At the Tabarís I had been trying some tango pieces, with enthusiasm because I liked it very much. But by then I didn´t see it as my exclusive music for the job, because one thing is what it is written and a different story is the swing, the licks, the phrasing you have to master to play it, like in any popular music.

My teacher in tango was Minotto (Enrique Di Cicco). He was the one who told me what I had to do. All this he did when Canaro left, at three o´clock in the morning because the latter did not like his orchestra working with other members not belonging to his lineup. Some months later, I asked Canaro to take me to Europe. He asked me what I wanted to do and I answered: «Tango». «You don´t know how to play tango», he answered. I, from the opposite stage, the jazz bandstand, answered him that I was learning, that I liked it. He replied nothing. Some time passed and one day he asked me if I still was feeling like going to Paris. I spent two years with him, it was 1926. I was around 19 years old.

In 1927 I met Carlos Gardel, it was the time when, with Canaro, I only played tangos and composed some but I don´t remember if I gave them titles, at least from the start. One of them was later “Mañanitas de Montmartre”. We used to call Canaro by the nickname “Pirincho”, but his brothers called him “Kaiser”, because he was a very rough guy. With him I shared many pleasant things, like the trip to Europe, where I saw him as a serious, responsible person, with a vision for things.

I premiered “Mañanitas de Montmartre” in front of an audience when it still had no title and I did not announce it. Then from several tables I was asked about the name of the tango. I was enthusiastic because of the recognition it achieved so I composed “Dandy”. Of course, that was not its name, it had no name. Thereafter lyrics and title were added to it and Gardel premiered it.

The opening night I was playing the piano and, all of a sudden, I saw Gardel by my side. We were at the “Ambassador”, in Paris, at la Place de la Concorde, a place somewhat like the “Armenonville” in Buenos Aires, a distinguished restaurant. There I witnessed Paul Whiteman´s debut. I was unable to believe it. I held a chart-book of his and placed it on my chest as if I were holding a child. His music stands, his music charts were there, and he arrived for a rehearsal with the full orchestra and his vocal quartet that included Bing Crosby.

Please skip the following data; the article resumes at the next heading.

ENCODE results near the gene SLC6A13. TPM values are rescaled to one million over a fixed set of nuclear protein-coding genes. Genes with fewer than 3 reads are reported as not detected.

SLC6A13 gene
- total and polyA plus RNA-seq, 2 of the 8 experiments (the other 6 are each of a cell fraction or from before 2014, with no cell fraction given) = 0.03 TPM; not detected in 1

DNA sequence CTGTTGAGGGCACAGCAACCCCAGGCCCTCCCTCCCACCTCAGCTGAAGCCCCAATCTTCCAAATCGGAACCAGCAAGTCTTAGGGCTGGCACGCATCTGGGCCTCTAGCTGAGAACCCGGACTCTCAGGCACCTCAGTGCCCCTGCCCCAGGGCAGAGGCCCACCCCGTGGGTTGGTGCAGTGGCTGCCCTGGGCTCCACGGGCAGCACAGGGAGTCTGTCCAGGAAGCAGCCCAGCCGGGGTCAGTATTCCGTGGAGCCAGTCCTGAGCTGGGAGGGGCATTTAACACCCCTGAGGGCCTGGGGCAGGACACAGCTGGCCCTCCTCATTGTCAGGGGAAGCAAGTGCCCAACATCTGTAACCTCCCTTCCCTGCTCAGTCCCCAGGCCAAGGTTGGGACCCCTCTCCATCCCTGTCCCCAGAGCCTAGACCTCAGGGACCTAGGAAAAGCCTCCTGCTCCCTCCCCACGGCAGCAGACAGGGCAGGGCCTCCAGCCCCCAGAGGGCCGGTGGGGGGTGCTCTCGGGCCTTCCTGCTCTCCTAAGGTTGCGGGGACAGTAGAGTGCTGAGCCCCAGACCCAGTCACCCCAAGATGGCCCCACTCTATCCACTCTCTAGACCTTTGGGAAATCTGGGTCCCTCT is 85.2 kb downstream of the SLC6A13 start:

There I saw as well a company of the Folies Bergere, but composed by blacks, something I had never seen before. I also saw Rudolf Valentino. I didn´t talk to him, but it was the first time I saw a person with a tuxedo completely white. I remember when Lindberg crossed the ocean with his plane and Paris did not sleep that night. It seems to me an incredible thing to have lived at that time.

Everything was at hand. Our money (peso) equaled ten francs. When I arrived in Paris I saw a number of musicians, they played with Canaro, with Bianco-Bachicha, with Manuel Pizarro, all of them owned an automobile. For me it was possible to get a car only after eight or ten months, because I had traveled only with my father and I wanted to take my mother and my two brothers as well. I didn´t stop until I achieved it. I paid for my first car 23.000 francs. Once I got it, I did not know what to do with it, I had no time to drive it, because I worked from five in the afternoon till four in the early morning. Only at that time I was able to have a walk around but nothing else.

Canaro was quite a character. I remember that he had a beautiful “voiturette” and he had decided to buy a pair of gloves for driving. One day, he met my “dad” and asked him if he should go with him to a shop. The vendor was a very pleasant girl. “What do you need?”, she asked them. “A pair of driving gloves”, answered Canaro. The vendor asked “Quelle mesure?” (What size?), but Canaro understood “Quelle voiture?” (What car?). Then he was proud and answered: “Renault”. The woman looked at him bewildered. Then, Canaro added: “Ten H.P. and some other things”. When the misunderstanding was cleared out Canaro was deeply ashamed. He turned around and told my father in a low voice: “I'm sick and tired of these foreigners”.

I got an apartment for my mother, with kitchen, bathroom and some fairly good furniture, for only 750 francs a month. I earned 600, a day. It was possible to live that way. By that time there were many people who went to Paris for the sake of going, they wandered along the streets trying to get some “bucks” somewhere. They were unsuccessful singers or musicians with an erratic conduct, who used to remain at a job no more than 15 days and thereafter they held out for two months doing nothing. These people always tried to approach Argentine compatriots to beg them. Some considered themselves as singers and, in fact, they were nothing, or they thought they were musicians and they did not even read music. They belonged to that kind of “smart” guys, those ones that waited for the chance when someone was not paying attention to “cheat” him.